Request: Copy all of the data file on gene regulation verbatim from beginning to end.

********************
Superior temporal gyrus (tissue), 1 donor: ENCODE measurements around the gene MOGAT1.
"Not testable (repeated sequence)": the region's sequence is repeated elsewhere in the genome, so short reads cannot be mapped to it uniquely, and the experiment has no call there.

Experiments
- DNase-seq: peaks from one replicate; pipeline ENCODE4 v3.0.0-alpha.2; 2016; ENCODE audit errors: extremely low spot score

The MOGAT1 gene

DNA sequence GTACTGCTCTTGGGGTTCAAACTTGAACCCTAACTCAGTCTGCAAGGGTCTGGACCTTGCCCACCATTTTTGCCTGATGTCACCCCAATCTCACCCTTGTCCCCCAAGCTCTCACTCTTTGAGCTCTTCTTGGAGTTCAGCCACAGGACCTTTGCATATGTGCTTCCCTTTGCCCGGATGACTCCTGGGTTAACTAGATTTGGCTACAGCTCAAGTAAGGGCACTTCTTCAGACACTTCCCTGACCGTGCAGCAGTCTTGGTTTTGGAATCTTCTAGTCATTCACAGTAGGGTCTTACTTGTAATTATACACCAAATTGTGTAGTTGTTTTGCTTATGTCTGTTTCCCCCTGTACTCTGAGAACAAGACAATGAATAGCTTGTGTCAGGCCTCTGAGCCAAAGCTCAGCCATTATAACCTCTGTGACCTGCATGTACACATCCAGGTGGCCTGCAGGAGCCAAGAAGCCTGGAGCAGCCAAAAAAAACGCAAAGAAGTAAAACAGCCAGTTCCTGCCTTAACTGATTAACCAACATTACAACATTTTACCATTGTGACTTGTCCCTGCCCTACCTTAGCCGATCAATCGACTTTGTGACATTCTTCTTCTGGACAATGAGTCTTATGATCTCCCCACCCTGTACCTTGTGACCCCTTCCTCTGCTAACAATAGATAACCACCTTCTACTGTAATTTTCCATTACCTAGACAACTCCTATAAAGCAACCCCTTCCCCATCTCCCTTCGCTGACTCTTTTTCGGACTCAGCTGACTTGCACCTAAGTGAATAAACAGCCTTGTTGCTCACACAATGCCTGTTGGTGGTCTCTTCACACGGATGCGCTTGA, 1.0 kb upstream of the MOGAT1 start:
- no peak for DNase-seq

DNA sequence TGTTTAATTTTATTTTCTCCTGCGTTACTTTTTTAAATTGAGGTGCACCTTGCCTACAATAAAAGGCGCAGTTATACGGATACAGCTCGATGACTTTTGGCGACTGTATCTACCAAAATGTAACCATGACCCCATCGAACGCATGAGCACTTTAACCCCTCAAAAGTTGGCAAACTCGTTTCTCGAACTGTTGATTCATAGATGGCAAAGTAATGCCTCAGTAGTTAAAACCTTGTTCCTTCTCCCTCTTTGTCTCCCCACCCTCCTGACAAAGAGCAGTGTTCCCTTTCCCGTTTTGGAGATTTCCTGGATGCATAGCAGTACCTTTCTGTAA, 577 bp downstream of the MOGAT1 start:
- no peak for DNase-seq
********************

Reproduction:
Superior temporal gyrus (tissue), 1 donor: ENCODE measurements around the gene MOGAT1.
"Not testable (repeated sequence)": the region's sequence is repeated elsewhere in the genome, so short reads cannot be mapped to it uniquely, and the experiment has no call there.

Experiments
- DNase-seq: peaks from one replicate; pipeline ENCODE4 v3.0.0-alpha.2; 2016; ENCODE audit errors: extremely low spot score

The MOGAT1 gene

DNA sequence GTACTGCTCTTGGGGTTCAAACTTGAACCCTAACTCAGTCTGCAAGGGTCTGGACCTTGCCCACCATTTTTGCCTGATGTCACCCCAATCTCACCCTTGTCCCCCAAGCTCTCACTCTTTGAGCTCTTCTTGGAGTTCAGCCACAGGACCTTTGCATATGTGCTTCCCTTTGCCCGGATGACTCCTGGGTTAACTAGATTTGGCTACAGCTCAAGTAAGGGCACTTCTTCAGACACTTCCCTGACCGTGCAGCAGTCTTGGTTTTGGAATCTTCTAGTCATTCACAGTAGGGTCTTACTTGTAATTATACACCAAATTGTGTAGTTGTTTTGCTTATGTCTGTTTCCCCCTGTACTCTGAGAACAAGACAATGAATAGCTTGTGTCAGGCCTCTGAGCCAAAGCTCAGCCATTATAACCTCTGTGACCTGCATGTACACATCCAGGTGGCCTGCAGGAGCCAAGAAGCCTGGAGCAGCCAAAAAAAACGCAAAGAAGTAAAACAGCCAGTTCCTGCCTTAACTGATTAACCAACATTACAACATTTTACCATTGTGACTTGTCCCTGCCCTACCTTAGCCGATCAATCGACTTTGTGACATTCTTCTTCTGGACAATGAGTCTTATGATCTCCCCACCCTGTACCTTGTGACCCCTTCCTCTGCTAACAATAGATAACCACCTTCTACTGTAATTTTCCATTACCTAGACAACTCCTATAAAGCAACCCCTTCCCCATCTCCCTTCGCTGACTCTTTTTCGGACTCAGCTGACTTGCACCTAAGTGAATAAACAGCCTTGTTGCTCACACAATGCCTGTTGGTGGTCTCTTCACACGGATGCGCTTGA, 1.0 kb upstream of the MOGAT1 start:
- no peak for DNase-seq

DNA sequence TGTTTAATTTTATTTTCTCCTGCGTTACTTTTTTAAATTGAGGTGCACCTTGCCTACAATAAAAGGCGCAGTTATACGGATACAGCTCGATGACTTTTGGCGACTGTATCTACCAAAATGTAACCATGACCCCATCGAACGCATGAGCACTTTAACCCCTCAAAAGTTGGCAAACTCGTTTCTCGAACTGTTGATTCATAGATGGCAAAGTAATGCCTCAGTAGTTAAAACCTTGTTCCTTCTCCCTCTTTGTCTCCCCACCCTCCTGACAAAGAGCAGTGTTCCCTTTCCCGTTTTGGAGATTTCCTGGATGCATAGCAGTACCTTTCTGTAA, 577 bp downstream of the MOGAT1 start:
- no peak for DNase-seq